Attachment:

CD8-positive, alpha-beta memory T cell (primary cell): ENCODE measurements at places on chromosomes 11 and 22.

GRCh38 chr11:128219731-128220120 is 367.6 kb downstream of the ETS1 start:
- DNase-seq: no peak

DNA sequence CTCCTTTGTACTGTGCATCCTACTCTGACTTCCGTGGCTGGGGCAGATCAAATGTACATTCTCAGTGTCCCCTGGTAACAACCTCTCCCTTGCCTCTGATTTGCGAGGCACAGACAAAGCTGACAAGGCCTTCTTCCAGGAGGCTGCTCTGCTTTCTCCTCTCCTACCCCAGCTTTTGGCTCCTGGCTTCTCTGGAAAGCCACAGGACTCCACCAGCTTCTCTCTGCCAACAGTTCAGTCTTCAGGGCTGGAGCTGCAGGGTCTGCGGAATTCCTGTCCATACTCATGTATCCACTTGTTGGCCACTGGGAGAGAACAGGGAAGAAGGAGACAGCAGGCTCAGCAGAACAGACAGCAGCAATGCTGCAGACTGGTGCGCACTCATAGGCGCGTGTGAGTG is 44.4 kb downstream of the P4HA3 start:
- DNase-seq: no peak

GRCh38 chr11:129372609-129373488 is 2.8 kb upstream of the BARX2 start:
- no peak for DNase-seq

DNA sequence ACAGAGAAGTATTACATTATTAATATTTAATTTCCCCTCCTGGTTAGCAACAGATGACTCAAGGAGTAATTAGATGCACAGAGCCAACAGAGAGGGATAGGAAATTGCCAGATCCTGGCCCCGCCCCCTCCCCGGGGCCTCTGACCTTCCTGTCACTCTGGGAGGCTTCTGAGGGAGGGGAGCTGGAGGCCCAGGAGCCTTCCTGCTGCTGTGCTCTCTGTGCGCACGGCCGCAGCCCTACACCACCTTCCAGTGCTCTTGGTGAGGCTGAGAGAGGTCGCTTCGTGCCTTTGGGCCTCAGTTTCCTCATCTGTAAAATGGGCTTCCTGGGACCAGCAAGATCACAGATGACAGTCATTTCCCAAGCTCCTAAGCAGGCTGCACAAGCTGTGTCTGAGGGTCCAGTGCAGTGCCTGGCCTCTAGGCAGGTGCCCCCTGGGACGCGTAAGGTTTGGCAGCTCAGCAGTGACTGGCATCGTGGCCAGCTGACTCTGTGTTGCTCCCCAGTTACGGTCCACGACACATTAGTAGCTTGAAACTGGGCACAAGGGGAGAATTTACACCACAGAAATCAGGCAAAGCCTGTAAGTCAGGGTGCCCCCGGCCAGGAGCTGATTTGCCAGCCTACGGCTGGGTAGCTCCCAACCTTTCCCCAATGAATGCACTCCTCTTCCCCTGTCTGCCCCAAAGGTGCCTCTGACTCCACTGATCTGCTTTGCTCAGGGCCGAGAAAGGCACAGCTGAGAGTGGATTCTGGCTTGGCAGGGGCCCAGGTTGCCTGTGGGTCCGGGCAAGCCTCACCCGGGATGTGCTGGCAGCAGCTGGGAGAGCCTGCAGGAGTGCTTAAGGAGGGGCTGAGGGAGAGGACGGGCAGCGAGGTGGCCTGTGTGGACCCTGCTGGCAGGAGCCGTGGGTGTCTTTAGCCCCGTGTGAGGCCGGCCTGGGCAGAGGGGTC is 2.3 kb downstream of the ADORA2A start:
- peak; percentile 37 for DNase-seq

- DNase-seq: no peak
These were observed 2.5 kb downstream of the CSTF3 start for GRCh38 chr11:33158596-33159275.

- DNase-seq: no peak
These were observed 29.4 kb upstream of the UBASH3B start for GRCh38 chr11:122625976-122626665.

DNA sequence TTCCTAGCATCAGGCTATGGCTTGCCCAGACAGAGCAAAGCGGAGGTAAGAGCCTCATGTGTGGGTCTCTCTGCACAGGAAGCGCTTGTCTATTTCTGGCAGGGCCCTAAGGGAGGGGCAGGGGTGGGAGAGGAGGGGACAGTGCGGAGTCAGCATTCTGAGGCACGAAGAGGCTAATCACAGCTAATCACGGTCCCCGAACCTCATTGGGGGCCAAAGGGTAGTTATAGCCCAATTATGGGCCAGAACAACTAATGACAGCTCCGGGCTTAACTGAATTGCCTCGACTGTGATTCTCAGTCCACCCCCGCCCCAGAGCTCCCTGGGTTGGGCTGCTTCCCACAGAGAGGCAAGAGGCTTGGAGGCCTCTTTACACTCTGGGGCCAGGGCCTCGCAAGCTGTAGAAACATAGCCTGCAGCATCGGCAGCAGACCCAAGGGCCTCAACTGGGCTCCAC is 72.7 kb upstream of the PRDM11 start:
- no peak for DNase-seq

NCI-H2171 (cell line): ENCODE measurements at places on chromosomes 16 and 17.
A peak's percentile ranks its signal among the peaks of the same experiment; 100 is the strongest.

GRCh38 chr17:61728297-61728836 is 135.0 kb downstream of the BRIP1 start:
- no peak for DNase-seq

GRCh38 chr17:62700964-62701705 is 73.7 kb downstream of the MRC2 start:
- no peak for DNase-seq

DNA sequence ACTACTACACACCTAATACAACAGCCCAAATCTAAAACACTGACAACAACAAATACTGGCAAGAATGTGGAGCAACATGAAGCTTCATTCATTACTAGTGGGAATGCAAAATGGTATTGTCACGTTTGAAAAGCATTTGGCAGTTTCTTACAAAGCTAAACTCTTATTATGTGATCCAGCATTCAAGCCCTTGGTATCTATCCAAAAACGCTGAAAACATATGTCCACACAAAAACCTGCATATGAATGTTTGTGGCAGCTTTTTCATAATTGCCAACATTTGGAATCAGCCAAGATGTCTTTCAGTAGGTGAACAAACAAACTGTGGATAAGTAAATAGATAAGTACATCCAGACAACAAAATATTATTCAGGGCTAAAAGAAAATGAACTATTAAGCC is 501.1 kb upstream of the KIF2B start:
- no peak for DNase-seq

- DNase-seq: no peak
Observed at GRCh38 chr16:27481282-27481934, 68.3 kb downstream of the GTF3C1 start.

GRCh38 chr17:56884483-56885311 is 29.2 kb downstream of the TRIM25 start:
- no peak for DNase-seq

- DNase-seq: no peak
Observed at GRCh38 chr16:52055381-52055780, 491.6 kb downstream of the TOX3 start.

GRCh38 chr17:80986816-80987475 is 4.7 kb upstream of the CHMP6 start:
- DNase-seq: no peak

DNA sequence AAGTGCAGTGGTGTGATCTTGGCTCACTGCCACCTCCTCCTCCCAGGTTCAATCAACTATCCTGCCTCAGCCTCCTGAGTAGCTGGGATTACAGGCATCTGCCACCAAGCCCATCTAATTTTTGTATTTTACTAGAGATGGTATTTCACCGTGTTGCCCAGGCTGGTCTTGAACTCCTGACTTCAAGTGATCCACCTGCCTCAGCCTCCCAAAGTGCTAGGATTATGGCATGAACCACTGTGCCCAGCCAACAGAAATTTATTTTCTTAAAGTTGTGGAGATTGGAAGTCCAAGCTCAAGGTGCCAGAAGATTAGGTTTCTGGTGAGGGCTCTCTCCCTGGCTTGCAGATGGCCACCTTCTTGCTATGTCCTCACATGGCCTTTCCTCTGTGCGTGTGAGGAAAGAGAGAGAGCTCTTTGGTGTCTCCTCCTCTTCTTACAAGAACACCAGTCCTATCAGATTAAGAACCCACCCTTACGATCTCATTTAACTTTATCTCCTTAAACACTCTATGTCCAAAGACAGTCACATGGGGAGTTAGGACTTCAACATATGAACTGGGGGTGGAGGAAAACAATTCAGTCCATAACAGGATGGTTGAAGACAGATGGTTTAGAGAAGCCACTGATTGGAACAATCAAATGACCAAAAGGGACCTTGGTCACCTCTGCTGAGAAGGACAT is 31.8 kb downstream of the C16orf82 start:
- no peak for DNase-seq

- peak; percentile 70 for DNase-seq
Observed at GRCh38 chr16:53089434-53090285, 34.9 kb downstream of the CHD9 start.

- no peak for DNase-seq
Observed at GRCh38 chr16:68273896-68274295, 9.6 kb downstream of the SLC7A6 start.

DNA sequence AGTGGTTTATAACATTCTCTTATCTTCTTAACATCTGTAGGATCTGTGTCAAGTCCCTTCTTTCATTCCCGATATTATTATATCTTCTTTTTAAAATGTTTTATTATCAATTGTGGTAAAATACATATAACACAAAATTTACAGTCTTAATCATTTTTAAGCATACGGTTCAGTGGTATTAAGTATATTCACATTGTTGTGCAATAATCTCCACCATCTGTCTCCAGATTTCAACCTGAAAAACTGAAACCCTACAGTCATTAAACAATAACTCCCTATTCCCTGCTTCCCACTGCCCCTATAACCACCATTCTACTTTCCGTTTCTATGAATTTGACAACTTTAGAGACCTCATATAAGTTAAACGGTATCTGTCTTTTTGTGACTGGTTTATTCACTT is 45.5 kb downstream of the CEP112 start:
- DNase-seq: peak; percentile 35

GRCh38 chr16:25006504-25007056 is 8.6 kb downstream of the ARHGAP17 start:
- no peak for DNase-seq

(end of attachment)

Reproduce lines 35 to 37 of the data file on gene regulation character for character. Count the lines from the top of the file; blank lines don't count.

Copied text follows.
Observed at GRCh38 chr16:53089434-53090285, 34.9 kb downstream of the CHD9 start.

- no peak for DNase-seq
Observed at GRCh38 chr16:68273896-68274295, 9.6 kb downstream of the SLC7A6 start.